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Poldark - Episode 401 - Review - Indispensable

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How I have missed the schemes and romance and feckless economics of 18th century England! Thankfully, Poldark returns with all that and more. It wouldn’t be Cornwall if there wasn’t a storm coming or going, and the premiere starts off with the aftermath of the season 3 finale. George is working overtime to get so much as a smile from Elizabeth, after she forcefully denounced his (actually true) fears that Valentine is not his son. At Namparra, both Ross and Demelza seem closer than ever before while never more hollow, as neither one wishes to speak about their respective flings. Politics and poverty swirl around both households, leaving little time for fragile hearts. Death casts its shadow as well.

Does George Warleggan believe Elizabeth that Mini Ross is his child? He probably doesn’t, but what he does want to believe is that Elizabeth has grown to care more about him than Ross. Notice how his face lit up when she suggested they might have another child. One he could be certain was his. As for Elizabeth, her hair seems darker this season, which kind of suggests that Elizabeth has colored her hair so it's closer to Valentine's. It could just be a wig hue inconsistency though. She also wears darker colors and more jewelry than she did in earlier seasons. On a show where years and years pass without the cast growing older, it's these details that reflect time and age. George seems to have genuinely reached a point where it matters whether or not Elizabeth cares about him. He is sincere when he promises that this is a new beginning for them. The thing with how Jack Farthing approaches the character is that George is never pure evil. He’s got layers of hurt and longing.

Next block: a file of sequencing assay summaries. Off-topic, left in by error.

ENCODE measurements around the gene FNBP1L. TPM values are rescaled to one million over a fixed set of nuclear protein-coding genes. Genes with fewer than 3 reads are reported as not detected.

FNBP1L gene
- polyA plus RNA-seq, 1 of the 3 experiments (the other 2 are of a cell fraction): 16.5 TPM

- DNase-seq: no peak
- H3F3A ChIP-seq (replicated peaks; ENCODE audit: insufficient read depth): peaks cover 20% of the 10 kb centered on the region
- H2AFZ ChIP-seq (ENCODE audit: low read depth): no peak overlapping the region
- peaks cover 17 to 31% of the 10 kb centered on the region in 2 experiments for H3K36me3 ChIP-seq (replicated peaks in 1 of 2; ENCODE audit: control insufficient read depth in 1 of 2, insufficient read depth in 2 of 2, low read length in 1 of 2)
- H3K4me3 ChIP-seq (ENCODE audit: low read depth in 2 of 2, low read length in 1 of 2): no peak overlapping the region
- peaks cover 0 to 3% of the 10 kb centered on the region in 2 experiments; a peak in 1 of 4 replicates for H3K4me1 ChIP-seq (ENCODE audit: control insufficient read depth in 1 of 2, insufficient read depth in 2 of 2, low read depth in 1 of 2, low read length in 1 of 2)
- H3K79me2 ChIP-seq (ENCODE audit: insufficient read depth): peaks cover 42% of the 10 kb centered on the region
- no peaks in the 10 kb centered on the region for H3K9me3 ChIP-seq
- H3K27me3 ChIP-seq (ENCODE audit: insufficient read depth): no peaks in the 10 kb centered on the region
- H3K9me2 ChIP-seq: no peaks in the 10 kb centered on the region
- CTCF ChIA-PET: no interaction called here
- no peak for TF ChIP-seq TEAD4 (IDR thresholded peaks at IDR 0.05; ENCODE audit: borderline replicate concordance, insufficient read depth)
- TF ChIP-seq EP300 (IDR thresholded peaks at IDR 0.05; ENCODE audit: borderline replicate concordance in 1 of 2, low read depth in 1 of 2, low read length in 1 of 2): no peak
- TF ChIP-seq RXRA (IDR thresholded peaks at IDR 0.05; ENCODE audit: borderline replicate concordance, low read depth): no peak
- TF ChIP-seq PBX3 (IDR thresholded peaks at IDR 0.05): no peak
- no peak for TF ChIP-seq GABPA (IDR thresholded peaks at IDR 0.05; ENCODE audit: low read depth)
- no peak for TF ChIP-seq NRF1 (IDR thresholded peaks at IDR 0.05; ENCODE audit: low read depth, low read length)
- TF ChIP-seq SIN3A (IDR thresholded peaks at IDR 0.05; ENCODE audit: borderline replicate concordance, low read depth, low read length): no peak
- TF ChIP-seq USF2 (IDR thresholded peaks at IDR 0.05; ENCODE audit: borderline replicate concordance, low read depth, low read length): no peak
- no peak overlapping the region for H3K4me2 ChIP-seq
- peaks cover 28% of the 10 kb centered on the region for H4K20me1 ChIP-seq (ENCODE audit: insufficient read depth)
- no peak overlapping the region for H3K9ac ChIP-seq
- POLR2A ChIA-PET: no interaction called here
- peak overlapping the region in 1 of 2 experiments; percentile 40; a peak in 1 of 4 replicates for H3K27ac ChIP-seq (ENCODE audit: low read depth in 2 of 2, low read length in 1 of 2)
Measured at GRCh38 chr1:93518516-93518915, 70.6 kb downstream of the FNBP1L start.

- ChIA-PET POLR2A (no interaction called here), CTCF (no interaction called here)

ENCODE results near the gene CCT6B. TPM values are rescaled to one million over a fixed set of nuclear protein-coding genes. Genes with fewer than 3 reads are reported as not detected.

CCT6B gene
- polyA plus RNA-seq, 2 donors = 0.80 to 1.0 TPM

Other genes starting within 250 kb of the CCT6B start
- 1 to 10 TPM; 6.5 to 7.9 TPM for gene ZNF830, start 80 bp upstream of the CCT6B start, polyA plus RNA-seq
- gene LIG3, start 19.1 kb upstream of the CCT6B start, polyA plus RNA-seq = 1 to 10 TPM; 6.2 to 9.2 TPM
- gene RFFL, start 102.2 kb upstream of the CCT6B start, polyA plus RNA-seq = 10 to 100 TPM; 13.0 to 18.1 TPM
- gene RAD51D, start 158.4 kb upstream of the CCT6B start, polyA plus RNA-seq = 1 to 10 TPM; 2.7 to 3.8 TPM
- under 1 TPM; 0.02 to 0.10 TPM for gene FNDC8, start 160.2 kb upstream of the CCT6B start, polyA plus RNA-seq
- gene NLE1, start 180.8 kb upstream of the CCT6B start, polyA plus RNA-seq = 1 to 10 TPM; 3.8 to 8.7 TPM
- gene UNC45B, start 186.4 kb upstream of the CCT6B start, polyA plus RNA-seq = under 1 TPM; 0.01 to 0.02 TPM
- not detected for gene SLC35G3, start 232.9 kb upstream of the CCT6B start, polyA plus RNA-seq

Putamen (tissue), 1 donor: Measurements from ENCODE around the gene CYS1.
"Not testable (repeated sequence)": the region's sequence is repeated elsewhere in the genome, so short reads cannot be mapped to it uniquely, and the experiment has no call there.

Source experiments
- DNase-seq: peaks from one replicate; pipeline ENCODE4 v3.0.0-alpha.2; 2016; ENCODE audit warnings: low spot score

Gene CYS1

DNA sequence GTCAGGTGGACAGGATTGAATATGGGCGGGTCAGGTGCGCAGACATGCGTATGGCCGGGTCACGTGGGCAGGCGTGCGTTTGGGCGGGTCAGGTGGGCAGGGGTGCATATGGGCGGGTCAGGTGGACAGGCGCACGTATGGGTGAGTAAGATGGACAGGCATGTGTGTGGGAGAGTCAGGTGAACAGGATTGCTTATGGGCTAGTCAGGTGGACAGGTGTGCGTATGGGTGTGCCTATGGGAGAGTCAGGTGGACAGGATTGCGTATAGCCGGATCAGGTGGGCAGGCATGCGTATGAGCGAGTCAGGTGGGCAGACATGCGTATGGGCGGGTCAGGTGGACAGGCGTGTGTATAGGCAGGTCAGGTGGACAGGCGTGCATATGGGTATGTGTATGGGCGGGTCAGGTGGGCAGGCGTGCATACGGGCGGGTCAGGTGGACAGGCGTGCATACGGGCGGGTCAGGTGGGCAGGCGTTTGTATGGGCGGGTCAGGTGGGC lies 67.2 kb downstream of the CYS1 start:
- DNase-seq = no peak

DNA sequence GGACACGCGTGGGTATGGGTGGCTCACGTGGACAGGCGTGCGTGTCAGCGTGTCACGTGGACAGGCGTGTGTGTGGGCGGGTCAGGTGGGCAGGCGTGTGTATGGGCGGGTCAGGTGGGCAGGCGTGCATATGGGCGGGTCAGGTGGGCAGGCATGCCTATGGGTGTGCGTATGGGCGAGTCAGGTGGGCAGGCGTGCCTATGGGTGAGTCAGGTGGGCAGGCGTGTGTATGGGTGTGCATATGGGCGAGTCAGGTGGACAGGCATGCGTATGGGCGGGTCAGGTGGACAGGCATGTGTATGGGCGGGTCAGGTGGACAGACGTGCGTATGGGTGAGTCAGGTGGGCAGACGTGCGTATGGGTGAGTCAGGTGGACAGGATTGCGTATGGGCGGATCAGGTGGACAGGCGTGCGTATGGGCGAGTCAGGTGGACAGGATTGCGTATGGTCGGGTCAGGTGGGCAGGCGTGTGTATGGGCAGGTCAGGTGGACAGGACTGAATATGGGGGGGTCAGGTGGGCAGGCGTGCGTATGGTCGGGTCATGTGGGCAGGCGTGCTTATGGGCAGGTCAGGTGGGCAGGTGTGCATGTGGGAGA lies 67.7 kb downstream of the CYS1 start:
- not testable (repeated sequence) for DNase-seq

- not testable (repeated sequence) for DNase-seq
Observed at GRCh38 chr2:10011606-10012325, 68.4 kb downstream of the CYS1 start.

“You have my word things will be different. I am now different.”

Just because he’s human, though, doesn’t mean that George Warleggan isn’t in the running for being the absolute worst. He’s home on break from Parliament, and what better activity for his vacation than trying to hurt Ross Poldark. The universe is sometimes on his side, because the Carne brothers get caught up in a riot, conveniently witnessed by a Warleggan henchman. In short, they are charged with violent assault and sentenced to HANG. They were only at the riot because they went to make sure Zacky’s son Jago stayed out of trouble, but the lad ended up scuffling with a merchant who fell and hit his head. That man died, and Jago is also sentence to hang for his “murder”. It’s a dark day for injustice.

I did not know the Riot Act was an actual act, as in a law passed by Parliament in 1714 that basically said that 12 or more people gathered together could be told to disperse by authorities if they were disrupting the peace. If they failed to do so, they could be executed. How about that! This causes a stir in the community, especially since the riot started because grain merchants were shipping food to other countries to make a profit, while everyone at home was basically starving.

“The vulgars are full of sound and fury.” Thus declares George, 
straight from his own plentiful supper table.

Ross’s first thought is to protect Demelza from what is happening to her brothers. Despite their conflict last season, they clearly love each other, perhaps even more than ever. Ross is shaken to his core by Demelza’s dalliance, and he never at any point in this episode holds it against her. A far cry from when he lashed out at her in season 2 over permitting another man’s flirtation. Indeed the husband and wife cling to each other in every stolen moment they can find in this episode, as if not speaking about what has happened will allow them to pretend it was just a bad dream. When Hugh sends a letter inviting Demelza and Ross to visit him along with Caroline and Dwight, Ross doesn’t object to her going. Partially because he doesn’t want her to know her brothers are about to die and partially because he recognizes that what happens next is Demelza’s choice to make. They finally talk a little about what has happened, a little bit sad and a little bit tired that they have come to this place of uncertainty.

“Do you think there’s room in a woman’s heart for two men?”
“Or for two women in a man’s?”